An interesting side topic regarding the ichthyosaur concerns taxonomy: what do we mean by “reptile” when this animal looks like a toothed whale or dolphin, is warm blooded, and has no scales? Evolutionists must maintain that mammals evolved after reptiles, but creationists believe they were created at the same time. Engineers know how to re-use modules in different inventions. The Creator could certainly do that for different groups of creatures needing to live in the same environment. Winston Ewert’s new “dependency graph” model for taxonomy (see article by Andrew Jones on Evolution News), which takes inspiration from software engineering, is claimed to be vastly superior at explaining nested hierarchies and convergences than Darwin’s tree-of-life metaphor.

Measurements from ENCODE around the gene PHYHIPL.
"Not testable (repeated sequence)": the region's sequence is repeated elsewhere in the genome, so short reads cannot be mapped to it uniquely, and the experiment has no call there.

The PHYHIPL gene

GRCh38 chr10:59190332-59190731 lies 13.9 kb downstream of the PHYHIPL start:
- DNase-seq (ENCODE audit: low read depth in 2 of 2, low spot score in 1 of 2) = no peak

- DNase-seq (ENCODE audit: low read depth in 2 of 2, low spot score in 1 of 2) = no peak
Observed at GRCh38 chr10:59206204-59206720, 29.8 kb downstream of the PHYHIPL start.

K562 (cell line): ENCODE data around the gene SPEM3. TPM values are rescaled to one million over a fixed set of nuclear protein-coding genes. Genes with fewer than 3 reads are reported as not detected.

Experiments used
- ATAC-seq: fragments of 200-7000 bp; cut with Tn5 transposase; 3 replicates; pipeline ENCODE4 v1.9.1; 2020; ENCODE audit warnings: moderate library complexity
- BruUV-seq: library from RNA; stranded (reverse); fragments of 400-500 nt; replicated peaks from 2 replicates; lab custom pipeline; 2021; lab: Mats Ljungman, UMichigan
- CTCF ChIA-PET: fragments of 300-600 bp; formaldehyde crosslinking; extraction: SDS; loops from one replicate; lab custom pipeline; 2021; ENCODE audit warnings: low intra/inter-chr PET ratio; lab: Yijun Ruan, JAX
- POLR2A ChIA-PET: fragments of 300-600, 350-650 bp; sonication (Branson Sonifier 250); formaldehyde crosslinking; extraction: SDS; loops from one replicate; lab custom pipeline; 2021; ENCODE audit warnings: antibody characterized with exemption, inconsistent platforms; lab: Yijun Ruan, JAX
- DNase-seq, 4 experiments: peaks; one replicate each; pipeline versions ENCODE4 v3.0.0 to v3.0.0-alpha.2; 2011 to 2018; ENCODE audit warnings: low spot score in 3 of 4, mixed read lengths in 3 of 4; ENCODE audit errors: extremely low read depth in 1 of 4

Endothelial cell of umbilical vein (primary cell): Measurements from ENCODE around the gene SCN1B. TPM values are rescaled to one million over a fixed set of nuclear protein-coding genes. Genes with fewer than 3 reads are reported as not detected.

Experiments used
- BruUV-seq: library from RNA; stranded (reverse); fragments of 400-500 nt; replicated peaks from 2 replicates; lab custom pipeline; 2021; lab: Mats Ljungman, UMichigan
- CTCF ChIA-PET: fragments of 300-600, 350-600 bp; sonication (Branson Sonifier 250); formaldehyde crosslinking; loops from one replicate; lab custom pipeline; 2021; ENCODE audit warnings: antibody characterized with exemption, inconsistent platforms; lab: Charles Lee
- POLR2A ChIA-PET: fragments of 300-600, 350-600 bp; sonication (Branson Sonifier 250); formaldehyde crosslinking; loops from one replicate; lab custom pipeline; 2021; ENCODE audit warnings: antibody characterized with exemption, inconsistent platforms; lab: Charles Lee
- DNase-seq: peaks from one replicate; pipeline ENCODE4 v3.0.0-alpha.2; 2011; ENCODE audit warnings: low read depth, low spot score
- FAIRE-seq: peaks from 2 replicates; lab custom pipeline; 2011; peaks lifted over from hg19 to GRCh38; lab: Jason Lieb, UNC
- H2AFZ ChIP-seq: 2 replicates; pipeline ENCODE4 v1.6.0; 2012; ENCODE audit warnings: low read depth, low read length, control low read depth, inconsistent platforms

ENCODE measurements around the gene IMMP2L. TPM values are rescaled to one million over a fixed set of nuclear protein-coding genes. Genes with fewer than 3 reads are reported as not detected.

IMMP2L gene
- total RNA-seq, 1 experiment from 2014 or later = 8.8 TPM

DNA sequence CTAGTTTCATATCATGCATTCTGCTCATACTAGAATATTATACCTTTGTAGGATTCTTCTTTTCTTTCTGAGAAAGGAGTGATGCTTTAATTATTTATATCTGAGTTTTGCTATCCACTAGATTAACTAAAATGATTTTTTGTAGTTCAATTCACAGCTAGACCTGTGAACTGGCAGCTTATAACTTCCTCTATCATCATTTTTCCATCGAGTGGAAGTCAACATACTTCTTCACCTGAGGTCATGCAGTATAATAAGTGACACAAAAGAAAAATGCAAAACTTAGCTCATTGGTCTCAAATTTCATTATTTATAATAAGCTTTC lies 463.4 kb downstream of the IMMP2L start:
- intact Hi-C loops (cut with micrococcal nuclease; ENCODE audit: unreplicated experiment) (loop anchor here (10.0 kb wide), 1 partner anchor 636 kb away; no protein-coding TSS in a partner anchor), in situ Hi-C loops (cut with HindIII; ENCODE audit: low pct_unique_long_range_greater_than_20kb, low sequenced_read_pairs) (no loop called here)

We don’t need Darwin. We don’t need millions of years. We need an all-wise Creator, a sinful world, and a Flood that led to rapid burial of a host of organisms just a few thousand years ago. That’s why we are finding soft tissue remains now. What should be surprising is that it could last for even thousands of years.